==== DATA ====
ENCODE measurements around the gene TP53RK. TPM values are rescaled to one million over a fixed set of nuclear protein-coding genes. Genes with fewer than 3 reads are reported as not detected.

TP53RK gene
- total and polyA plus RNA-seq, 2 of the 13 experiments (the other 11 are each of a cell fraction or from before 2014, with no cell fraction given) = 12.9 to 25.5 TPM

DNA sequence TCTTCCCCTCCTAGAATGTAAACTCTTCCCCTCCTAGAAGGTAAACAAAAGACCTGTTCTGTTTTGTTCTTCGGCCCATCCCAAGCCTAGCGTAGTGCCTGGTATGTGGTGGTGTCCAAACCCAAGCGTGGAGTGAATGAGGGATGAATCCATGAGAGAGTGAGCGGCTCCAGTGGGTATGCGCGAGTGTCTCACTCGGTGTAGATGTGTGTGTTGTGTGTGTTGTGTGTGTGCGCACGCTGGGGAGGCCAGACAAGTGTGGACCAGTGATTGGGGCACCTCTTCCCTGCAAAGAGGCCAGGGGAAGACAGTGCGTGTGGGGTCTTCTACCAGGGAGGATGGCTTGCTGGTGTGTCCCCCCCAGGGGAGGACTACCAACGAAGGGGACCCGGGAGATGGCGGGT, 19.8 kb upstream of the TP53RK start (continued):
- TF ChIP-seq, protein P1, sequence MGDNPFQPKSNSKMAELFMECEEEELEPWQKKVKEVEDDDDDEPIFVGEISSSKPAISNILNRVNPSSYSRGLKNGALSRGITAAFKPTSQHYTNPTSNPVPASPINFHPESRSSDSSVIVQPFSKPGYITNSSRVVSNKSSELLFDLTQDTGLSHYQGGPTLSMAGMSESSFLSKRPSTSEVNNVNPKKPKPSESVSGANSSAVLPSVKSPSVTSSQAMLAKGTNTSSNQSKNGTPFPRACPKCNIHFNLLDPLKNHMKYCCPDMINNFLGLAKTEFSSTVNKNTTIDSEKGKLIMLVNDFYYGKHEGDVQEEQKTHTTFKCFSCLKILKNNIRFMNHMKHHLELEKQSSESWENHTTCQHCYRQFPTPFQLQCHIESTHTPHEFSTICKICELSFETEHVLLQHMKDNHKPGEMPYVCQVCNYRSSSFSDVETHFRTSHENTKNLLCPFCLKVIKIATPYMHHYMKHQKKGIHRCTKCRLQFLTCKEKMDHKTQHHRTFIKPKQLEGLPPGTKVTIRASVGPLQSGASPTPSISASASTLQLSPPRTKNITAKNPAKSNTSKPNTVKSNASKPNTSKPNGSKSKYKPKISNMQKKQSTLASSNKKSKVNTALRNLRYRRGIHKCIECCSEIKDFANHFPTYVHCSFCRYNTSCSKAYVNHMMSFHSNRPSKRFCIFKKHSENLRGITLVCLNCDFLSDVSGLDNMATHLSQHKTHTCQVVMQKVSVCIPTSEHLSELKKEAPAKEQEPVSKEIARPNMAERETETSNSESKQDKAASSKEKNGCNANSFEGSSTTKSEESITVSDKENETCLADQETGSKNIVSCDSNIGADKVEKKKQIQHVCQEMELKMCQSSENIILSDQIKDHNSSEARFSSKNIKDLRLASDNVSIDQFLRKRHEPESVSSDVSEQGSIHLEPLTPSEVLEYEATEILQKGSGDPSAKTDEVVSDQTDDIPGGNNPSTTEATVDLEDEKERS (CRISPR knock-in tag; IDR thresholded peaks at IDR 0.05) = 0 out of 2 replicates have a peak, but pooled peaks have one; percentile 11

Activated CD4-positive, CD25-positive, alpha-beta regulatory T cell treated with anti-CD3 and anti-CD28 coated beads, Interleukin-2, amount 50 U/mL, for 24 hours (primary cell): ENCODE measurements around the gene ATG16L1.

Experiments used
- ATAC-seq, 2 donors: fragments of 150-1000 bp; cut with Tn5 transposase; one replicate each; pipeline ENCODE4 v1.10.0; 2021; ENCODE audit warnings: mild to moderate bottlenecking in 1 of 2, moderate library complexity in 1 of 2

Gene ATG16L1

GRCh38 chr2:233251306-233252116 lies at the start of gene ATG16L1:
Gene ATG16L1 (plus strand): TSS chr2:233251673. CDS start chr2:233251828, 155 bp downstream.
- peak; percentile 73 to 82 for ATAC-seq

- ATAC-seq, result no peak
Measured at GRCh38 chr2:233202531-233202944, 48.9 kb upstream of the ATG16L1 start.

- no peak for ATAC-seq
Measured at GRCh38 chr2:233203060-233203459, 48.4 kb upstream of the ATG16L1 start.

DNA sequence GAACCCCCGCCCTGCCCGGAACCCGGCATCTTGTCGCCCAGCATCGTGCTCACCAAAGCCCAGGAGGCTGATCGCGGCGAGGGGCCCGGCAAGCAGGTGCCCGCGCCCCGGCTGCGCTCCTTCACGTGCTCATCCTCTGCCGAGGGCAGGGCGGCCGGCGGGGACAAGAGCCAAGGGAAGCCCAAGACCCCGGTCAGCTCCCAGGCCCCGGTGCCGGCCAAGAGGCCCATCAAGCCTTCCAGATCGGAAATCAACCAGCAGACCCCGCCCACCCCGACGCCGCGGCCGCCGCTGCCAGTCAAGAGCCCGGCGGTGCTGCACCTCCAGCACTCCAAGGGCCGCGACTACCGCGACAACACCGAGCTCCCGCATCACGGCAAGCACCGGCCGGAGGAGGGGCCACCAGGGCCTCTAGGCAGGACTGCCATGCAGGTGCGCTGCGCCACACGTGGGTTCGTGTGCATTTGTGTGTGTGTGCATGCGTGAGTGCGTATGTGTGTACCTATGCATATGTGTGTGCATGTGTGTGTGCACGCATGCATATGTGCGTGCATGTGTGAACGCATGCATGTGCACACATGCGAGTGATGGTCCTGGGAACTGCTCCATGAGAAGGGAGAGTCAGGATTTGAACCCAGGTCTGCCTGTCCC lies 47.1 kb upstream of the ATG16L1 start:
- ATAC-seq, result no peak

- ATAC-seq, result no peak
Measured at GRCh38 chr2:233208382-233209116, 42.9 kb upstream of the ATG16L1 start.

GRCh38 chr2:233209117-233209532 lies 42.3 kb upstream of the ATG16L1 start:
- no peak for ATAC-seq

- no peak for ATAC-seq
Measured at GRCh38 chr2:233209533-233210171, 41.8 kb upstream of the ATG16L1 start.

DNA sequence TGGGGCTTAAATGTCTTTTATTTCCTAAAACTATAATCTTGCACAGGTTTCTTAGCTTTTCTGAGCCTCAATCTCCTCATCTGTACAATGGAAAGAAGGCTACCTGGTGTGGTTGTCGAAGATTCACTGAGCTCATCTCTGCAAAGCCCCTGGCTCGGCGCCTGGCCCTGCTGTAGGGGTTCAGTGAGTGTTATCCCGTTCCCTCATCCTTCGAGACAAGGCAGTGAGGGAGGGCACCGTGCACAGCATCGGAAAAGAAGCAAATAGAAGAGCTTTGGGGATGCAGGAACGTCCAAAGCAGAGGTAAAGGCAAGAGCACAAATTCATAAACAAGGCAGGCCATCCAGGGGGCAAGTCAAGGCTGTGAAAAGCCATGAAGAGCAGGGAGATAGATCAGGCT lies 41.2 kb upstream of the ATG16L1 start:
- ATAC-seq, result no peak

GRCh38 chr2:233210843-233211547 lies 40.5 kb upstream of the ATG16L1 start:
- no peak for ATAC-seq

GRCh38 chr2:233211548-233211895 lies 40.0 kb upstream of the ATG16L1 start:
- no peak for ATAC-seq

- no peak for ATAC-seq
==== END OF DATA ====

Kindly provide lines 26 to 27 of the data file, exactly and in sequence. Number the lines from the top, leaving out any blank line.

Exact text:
- ATAC-seq, result no peak

GRCh38 chr2:233210843-233211547 lies 40.5 kb upstream of the ATG16L1 start: